A Heat Wave of Memories in Gnashville

It is around 110 degrees today in Nashville.

My brain is not working well in this heat, but my mind keeps taking me to the beach.

A cold beach, with cold drinks, a good book and a big umbrella.

The Gulf of Mexico is only a day’s drive from Nashville. My dad’s family is from that area and we’ve spent many vacations frolicking in the waters there.

I was only three, but I remember the first time I saw the ocean. My brothers and Dad took turns tossing me in the air and catching me as the waves came in around us. I clung to their necks and everyone laughed.

Well, Mom didn’t laugh so much. She was bobbing around in the water and fussing at the boys to stop playing “football” with me.

Vacations should be all about laughter and fun.

And respite.

Vacation- a time of respite

Respite- a short period of rest or relief

In the summer of 1968, things were crazy in America with rioting and protesting, the war in Vietnam and a general feeling of unrest.

Martin Luther King, Jr. and Robert Kennedy had been assassinated that spring.

While I was living my little kid life, my brothers were teenagers and I could sense their anger and confusion. It was a dark cloud that hung not only over our household, but over our country.

My parents decided we needed respite.

They packed up the old station wagon and we drove 65 miles south to Henry Horton State Park where we spent one of the last vacations we took as a family of five. We stayed in a cabin and shared a full week of time together. We had no phone, no TV and no air conditioning.

John and Libby Lu – sib’s

We fished, explored the park on foot, sketched pictures, read books and just sat around and did a lot of nothing.

Underwood Deviled Ham, peanut butter, and bologna salad sandwiches were the meals of choice that week. For a treat, Mom had packed Devil’s Food Squares, Oreos and Fig Newtons.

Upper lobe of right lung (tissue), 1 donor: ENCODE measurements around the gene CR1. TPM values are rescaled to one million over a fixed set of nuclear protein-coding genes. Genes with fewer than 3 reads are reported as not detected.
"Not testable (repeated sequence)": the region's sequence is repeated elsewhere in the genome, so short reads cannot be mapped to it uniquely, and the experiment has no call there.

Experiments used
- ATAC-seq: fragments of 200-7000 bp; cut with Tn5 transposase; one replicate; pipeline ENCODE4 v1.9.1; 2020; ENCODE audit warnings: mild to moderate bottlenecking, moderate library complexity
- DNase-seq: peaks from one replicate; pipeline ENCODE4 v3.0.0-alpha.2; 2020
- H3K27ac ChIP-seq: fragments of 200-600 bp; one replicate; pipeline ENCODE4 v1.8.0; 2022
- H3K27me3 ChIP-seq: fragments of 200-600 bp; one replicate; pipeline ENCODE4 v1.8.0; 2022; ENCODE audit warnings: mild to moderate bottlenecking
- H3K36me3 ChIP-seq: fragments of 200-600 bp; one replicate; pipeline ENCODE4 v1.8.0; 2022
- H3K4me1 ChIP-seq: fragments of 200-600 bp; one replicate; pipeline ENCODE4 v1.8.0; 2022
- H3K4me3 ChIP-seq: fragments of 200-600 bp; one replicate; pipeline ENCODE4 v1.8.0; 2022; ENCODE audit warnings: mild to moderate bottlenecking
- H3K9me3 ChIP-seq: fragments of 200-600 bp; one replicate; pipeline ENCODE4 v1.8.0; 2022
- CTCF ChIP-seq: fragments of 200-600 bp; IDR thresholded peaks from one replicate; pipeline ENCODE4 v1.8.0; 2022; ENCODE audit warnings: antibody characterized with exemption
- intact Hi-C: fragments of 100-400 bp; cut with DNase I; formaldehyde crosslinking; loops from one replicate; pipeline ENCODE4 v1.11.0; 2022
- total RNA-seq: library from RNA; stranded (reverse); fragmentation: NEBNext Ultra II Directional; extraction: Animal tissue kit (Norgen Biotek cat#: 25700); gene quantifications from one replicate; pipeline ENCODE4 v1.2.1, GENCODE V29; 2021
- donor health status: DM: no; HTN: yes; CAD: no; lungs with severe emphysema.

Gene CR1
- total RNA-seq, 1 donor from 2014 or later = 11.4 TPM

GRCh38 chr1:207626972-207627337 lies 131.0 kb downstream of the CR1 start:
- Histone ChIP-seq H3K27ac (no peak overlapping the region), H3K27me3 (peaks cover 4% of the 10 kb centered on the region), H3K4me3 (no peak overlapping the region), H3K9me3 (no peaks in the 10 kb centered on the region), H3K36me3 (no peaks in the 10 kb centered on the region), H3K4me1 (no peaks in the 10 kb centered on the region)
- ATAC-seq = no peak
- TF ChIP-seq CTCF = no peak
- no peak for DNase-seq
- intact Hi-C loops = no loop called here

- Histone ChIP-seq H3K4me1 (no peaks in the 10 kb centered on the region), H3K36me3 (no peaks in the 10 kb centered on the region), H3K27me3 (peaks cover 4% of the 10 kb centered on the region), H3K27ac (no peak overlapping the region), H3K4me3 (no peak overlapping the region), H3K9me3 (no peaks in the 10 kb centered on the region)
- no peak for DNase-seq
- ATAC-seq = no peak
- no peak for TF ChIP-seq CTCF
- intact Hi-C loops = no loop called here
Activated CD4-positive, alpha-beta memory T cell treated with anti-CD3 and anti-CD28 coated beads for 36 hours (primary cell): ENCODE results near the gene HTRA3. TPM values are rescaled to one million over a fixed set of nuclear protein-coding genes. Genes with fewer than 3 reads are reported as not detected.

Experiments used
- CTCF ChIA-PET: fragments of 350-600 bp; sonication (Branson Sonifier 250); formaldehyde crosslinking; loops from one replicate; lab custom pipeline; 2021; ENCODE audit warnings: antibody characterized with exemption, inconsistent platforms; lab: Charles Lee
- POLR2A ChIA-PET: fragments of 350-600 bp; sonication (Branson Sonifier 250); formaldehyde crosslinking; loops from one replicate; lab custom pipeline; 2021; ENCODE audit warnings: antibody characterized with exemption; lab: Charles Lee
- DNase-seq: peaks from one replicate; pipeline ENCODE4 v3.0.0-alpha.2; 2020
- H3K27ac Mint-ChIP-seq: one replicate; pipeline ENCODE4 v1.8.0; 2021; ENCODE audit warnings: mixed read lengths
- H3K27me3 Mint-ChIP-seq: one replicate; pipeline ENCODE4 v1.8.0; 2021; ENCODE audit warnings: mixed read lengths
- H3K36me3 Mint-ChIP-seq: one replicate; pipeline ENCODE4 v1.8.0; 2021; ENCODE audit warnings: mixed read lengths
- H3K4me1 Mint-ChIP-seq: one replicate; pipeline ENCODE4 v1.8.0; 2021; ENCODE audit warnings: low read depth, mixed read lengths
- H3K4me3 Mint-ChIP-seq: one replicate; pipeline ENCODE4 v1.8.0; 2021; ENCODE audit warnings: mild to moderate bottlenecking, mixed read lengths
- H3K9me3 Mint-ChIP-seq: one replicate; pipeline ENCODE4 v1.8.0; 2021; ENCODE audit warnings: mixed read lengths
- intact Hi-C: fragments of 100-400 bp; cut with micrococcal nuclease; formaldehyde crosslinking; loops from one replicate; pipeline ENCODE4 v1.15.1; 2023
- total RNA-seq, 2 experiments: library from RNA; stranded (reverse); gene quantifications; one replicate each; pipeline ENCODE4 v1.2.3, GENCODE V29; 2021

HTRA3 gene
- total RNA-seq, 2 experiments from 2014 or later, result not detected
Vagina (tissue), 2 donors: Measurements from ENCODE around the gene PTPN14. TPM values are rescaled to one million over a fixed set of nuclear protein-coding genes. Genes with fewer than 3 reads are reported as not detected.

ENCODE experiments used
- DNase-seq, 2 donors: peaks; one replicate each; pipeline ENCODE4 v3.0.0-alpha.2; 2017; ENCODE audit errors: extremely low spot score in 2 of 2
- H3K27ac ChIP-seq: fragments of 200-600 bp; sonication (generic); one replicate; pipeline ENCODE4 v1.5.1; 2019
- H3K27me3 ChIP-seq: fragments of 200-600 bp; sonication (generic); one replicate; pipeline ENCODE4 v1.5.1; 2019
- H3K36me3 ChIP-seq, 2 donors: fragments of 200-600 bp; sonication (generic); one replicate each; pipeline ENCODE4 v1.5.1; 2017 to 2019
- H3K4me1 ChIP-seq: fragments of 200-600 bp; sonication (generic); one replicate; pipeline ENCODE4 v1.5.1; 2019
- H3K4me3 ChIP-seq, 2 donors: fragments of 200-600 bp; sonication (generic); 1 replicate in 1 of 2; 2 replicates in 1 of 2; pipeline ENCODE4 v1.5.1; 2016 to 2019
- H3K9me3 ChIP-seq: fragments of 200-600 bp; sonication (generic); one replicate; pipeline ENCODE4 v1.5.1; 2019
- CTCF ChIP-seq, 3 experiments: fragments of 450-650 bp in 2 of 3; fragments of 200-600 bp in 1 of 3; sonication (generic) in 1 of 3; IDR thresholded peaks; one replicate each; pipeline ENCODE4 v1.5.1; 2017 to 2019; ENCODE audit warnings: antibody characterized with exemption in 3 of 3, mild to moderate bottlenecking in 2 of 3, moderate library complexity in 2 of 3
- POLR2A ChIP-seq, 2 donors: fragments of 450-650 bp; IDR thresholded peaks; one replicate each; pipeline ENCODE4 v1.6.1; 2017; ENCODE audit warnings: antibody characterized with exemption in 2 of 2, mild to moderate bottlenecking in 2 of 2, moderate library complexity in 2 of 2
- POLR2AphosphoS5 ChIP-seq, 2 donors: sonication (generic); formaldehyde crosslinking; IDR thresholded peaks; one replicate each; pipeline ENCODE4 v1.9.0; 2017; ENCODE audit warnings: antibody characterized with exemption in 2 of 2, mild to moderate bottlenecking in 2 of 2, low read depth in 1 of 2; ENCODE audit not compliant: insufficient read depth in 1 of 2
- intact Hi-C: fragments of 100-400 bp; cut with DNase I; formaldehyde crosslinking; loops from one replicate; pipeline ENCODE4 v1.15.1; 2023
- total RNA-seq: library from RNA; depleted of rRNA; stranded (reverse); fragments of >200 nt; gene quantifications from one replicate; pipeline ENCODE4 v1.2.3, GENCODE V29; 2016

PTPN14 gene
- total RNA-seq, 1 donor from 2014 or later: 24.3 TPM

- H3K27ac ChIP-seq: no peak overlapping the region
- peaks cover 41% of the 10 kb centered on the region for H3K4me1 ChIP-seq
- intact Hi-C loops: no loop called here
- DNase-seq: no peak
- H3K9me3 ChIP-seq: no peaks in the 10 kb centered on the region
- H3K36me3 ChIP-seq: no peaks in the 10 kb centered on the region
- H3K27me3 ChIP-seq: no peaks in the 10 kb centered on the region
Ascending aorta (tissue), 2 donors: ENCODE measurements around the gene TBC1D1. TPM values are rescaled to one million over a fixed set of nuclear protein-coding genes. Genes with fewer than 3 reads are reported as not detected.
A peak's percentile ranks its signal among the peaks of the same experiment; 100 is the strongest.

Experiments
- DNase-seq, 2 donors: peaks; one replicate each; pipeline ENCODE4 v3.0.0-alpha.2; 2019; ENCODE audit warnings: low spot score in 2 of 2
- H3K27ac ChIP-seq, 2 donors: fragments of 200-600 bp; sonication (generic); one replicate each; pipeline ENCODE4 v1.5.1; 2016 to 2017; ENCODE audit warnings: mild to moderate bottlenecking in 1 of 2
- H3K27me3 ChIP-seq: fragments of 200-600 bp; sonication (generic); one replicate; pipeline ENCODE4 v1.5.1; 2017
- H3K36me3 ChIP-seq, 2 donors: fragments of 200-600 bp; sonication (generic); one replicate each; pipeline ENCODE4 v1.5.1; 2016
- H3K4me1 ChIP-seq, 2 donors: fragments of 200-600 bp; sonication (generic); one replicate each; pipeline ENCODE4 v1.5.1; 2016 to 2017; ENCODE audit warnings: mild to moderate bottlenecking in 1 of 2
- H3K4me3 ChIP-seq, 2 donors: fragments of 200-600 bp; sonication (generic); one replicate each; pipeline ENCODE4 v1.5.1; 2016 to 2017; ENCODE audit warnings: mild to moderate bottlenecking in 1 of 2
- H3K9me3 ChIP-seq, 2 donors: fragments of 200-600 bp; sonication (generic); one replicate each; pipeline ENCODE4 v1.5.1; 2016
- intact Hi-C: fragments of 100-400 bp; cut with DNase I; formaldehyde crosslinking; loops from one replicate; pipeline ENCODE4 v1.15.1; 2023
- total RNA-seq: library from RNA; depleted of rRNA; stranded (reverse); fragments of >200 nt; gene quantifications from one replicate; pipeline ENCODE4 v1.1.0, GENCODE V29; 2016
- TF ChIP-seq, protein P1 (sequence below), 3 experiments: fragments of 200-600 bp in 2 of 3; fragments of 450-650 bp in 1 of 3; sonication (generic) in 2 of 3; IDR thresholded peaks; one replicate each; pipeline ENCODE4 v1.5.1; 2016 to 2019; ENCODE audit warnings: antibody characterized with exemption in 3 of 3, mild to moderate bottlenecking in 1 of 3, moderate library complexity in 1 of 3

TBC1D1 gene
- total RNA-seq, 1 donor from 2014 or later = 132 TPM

My Dad loves Fig Newtons.

We drank Nehi Grape Soda and, much to my mother’s dismay, my brothers had extreme belching contests. (Gary was usually the champ.)

Every night after dinner we played Yahtzee or Hollywood Rummy at the kitchen table as we passed around the popcorn bowl.

What a simple reprieve in the middle of a tumultuous era. For seven days we forgot the world.

That was forty-four years ago, but that vacation is etched so deeply in my memory.

 It is mind-boggling to think of what has gone on in the years since. I could go off on the serious stuff; the friends my brother’s lost in the war, the drug era, the broken lives, but I will not.

Instead, I’m going to stick with vacations.

Respite is the key. Everyone needs a break every now and then, even if it’s just for a day.

This week I took a vacation day while our friends, Dana and Frank were visiting from Texas. I refer to them as Alli’s Texas parents now.

Dana and I go way back, although we have never really spent much time together. I’ll fill you in…

Her parents and my Dad lived in the same boarding house together. It was named A Happy Home so it would have first listing in the yellow pages under the A’s. My dad was in photography school, and one of his boarding house friends introduced him to Mom, whom he married five months later. Anyway, all of these couples hung out together in the early days of their marriages and remained friends over the years.

So, on my day off we got to know Dana and Frank better.

We attended the Sophie Shines Benefit Concert where they got to meet some of our other fun-loving, crazy friends and hear some great music. The highlight was having Sophie sitting right next to our table. Her energy is strong, her smile is radiant, and the love in that room was huge.  (See A Cold Call While Waiting – March 8, 2012) It is clear that Sophie’s life changing stroke and recovery has been life changing for all of us. She was rightly referred to by her father as Nashville’s Daughter. Very true.